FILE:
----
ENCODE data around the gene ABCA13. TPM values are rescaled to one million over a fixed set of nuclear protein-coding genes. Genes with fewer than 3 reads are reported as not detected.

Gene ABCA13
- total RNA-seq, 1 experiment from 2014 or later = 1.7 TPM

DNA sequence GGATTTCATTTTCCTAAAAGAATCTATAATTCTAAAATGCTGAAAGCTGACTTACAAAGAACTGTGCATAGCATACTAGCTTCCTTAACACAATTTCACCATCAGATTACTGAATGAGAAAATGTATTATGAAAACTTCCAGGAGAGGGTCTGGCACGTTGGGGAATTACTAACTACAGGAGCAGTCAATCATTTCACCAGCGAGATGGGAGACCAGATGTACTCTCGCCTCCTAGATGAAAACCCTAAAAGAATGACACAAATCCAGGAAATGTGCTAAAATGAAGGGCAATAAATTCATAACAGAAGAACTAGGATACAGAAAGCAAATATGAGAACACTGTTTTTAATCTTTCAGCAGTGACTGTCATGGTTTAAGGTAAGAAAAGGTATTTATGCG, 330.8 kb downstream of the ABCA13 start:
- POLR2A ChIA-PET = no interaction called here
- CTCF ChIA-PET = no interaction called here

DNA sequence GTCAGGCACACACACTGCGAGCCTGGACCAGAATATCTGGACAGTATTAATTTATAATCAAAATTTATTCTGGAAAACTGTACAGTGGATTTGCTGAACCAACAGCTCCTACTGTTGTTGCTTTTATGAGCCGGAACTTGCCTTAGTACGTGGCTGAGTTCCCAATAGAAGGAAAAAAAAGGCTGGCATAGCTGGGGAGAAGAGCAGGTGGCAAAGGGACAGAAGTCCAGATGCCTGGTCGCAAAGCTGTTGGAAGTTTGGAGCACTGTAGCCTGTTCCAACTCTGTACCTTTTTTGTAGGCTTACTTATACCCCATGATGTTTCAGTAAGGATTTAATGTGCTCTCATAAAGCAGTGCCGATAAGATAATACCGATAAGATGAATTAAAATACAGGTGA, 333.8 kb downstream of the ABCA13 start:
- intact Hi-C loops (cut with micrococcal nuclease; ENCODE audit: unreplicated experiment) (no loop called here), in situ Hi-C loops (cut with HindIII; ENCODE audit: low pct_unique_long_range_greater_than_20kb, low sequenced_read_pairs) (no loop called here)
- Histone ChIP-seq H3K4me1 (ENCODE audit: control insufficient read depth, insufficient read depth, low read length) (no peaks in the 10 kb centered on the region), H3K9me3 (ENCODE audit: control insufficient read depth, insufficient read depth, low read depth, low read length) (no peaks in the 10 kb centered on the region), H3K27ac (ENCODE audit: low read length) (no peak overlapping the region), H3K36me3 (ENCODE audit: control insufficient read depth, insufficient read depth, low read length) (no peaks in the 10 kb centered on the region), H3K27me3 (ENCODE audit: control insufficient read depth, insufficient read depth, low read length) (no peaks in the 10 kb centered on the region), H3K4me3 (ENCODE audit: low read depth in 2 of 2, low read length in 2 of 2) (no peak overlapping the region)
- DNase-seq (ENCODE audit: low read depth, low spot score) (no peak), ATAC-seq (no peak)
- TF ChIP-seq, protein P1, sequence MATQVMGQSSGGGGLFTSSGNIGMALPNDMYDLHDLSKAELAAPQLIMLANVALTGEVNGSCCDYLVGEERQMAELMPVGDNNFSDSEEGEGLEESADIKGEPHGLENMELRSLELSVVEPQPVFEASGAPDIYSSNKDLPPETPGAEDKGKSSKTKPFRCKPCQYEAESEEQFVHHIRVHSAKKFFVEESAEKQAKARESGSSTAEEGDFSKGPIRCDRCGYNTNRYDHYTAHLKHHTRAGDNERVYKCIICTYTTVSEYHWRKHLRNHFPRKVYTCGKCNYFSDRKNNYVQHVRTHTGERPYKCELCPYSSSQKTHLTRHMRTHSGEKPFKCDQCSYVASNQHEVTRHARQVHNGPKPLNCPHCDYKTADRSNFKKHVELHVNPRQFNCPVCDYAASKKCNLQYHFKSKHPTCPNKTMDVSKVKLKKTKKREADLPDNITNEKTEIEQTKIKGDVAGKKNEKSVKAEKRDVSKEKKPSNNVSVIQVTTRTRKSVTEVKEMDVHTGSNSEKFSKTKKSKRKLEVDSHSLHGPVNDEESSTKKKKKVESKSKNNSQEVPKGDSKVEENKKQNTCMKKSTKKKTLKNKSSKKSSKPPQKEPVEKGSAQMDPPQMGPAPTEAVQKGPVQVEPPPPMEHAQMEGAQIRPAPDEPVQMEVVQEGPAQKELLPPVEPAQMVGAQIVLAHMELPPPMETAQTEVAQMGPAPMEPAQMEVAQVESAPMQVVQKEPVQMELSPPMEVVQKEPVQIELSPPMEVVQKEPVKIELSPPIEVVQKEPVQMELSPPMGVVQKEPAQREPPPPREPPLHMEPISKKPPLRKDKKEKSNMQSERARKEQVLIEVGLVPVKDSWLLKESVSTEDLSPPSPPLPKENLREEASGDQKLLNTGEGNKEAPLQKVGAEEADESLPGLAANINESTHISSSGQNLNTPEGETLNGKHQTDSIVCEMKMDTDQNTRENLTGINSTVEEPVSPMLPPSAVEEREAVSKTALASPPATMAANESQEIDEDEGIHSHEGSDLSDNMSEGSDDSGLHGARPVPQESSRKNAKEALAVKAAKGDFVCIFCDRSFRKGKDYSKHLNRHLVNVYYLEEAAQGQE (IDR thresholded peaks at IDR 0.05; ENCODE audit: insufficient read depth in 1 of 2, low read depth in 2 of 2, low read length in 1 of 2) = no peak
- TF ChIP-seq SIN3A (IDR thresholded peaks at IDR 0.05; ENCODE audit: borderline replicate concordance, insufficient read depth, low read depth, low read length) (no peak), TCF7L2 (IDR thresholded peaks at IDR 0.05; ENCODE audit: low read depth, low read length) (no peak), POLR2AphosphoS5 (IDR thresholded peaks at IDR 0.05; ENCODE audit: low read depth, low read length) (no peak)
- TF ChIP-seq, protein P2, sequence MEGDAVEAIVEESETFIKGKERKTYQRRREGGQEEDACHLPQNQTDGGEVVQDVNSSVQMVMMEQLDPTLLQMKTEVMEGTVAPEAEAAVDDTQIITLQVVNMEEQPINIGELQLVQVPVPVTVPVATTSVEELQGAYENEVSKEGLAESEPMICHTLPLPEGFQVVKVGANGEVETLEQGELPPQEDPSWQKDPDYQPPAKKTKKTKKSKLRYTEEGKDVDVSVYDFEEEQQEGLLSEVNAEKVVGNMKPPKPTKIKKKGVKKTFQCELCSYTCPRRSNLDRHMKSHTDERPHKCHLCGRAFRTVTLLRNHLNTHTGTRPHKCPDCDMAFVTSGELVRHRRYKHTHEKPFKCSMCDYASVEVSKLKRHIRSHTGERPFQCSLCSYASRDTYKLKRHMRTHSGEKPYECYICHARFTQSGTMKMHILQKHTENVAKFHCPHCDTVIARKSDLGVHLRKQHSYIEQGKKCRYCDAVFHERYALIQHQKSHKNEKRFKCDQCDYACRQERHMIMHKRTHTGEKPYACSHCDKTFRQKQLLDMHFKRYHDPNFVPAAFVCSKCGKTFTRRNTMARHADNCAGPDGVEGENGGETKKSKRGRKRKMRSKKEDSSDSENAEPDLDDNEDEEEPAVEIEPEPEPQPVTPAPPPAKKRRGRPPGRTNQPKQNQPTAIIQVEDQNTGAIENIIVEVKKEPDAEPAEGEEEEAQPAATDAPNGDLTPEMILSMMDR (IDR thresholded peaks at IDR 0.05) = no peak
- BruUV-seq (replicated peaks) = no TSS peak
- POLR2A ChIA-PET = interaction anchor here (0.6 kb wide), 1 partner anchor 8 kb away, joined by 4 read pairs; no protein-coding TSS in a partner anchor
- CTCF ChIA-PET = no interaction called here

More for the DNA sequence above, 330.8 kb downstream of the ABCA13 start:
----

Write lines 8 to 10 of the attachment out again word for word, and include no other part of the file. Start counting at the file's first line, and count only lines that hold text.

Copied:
- intact Hi-C loops (cut with micrococcal nuclease; ENCODE audit: unreplicated experiment) (no loop called here), in situ Hi-C loops (cut with HindIII; ENCODE audit: low pct_unique_long_range_greater_than_20kb, low sequenced_read_pairs) (no loop called here)
- Histone ChIP-seq H3K4me1 (ENCODE audit: control insufficient read depth, insufficient read depth, low read length) (no peaks in the 10 kb centered on the region), H3K9me3 (ENCODE audit: control insufficient read depth, insufficient read depth, low read depth, low read length) (no peaks in the 10 kb centered on the region), H3K27ac (ENCODE audit: low read length) (no peak overlapping the region), H3K36me3 (ENCODE audit: control insufficient read depth, insufficient read depth, low read length) (no peaks in the 10 kb centered on the region), H3K27me3 (ENCODE audit: control insufficient read depth, insufficient read depth, low read length) (no peaks in the 10 kb centered on the region), H3K4me3 (ENCODE audit: low read depth in 2 of 2, low read length in 2 of 2) (no peak overlapping the region)
- DNase-seq (ENCODE audit: low read depth, low spot score) (no peak), ATAC-seq (no peak)